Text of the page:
Stretching your feet in Roanoke to Prevent Foot and Ankle Injuries

You have probably heard the saying “if you don’t use it, you’ll lose it.”

Anyone who has been sedentary for a while because of an injury or surgery, no matter the age, understands this more than ever.

Maintaining flexibility in our feet and ankles is just as important as other parts of our body, if not more. 

Why is foot and ankle flexibility so important? 

Our balance relies on maintaining a connection between our brain and all parts of our feet. Even a slight loss of balance increases the chances of a fall, which can become especially dangerous when getting older. Keeping your ankles flexible can work as a safeguard against injury and increase the accuracy of the overall movement of the entire body and goes a long way toward effortless mobility and minimizing the risk of falling as you get older.

In addition to protecting you against injury, improved balance can help you safely brave different surfaces with a secure step. When walking on uneven or steep ground, a strong ankle will be able to easily facilitate an adjustment of our balance which, in turn, supports the knees and helps reduce joint strain. 

Here are 3 ways to make sure your feet stay flexible 

Working on the flexibility of our feet and ankles is easy because it can be done sitting, reclining, or lying down - how nice is that?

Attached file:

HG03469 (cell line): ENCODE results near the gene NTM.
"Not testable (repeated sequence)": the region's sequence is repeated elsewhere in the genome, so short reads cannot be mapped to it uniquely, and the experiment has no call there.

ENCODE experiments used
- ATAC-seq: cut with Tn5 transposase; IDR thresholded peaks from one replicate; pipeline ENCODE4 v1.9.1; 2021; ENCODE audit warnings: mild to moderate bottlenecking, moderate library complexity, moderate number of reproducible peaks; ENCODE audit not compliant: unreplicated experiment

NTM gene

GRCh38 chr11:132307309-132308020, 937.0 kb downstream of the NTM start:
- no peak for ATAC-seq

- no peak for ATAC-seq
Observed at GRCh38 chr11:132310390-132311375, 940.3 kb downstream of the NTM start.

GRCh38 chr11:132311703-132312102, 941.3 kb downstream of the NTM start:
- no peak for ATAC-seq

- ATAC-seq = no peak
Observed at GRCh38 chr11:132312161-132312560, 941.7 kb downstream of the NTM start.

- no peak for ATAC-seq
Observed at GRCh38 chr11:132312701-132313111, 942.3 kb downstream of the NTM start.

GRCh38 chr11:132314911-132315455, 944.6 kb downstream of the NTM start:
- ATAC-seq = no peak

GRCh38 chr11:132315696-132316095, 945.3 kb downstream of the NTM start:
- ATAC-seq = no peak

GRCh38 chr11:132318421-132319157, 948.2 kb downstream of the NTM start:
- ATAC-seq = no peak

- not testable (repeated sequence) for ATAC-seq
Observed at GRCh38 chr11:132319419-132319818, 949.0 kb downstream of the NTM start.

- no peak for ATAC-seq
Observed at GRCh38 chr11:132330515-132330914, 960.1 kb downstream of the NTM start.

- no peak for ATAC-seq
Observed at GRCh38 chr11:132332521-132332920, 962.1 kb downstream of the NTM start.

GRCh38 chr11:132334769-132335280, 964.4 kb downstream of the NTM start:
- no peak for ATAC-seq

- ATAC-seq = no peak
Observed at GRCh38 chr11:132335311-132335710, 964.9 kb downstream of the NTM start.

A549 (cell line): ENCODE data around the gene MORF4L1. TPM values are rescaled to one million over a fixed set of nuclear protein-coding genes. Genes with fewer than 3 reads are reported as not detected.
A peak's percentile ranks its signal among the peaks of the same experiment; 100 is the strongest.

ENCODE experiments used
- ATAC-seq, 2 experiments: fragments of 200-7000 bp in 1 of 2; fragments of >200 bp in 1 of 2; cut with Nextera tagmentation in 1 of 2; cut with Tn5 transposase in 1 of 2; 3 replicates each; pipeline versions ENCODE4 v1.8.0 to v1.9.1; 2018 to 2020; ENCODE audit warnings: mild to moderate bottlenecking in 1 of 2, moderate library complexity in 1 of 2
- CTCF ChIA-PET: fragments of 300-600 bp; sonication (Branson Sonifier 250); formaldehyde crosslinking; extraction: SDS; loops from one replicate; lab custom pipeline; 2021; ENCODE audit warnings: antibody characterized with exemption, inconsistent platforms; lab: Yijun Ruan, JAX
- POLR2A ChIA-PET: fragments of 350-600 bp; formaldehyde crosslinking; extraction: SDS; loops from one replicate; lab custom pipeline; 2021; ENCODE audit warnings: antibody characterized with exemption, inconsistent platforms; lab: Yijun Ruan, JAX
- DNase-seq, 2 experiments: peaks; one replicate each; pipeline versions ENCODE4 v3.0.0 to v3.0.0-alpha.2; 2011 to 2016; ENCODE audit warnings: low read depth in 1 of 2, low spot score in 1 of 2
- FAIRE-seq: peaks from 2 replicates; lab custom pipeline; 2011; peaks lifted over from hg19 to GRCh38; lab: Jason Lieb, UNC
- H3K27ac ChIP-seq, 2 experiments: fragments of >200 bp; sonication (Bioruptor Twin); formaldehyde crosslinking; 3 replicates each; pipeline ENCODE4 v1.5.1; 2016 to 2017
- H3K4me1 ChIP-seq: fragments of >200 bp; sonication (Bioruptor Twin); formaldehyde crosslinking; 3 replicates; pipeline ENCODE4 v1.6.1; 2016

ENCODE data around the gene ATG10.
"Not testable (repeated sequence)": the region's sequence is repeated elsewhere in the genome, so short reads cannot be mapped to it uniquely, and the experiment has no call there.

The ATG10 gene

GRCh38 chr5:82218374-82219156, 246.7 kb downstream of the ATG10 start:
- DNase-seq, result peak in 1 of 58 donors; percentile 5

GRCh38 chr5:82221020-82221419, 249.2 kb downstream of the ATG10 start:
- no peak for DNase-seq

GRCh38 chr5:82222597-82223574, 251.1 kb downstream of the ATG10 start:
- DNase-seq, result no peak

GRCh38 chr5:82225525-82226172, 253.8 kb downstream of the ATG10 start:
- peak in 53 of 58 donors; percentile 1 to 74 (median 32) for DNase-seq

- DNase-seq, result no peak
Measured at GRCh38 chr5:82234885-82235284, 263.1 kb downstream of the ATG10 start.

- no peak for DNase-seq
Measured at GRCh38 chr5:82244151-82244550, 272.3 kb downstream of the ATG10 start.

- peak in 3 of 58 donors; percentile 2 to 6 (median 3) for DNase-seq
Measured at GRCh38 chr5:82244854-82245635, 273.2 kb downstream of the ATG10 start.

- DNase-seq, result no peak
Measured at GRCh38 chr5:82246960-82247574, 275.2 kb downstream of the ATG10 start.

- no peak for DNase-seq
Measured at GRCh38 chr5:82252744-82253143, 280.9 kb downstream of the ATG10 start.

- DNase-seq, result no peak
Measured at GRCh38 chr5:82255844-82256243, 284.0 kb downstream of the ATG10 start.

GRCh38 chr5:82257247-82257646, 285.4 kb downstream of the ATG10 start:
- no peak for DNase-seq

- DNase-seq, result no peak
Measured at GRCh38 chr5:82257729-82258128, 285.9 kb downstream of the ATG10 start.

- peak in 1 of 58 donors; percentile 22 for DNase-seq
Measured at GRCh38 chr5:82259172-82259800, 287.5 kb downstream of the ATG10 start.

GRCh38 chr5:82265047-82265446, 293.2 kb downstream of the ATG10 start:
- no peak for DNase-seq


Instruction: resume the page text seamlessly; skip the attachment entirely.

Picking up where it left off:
1. Ankles
    Rotating your ankles clockwise and counterclockwise is the simplest form of flexibility work you can do. It’s such a simple thing that can be done while watching TV. Add to that turning your foot inward to see the sole and outward, where the sole is facing outward.
  2. Forefoot
    In order to maintain the flexibility of the forefoot where the foot and toes meet, as well as the toes joints themselves, bend your toes downward and upward.
  3. Toes
    Working on just the toe joints takes a little more focus. You may have to use your hands to individually bend the toe joints (we don’t consider this cheating 😉). The big toes have one joint, and the small toes have 2 joints each. We recommend working with each joint individually. If a joint doesn’t bend as well as you think it should, it could be a sign of arthritis. This happens to the big toe joint more than any of the others, where it connects to the foot.

So remember, the next time you’re sitting on the couch, give your feet and ankles some love. Your future self will thank you! 

We Offer Same Day Appointments At Our Roanoke Office

If you suffer from foot or ankle pain, visit us today at our Roanoke office to talk to our specialists about your feet. Complete the online contact form or simply give us a call at 540-904-1458.

Dr. Jennifer Keller
Roanoke, VA Foot and Ankle Podiatrist
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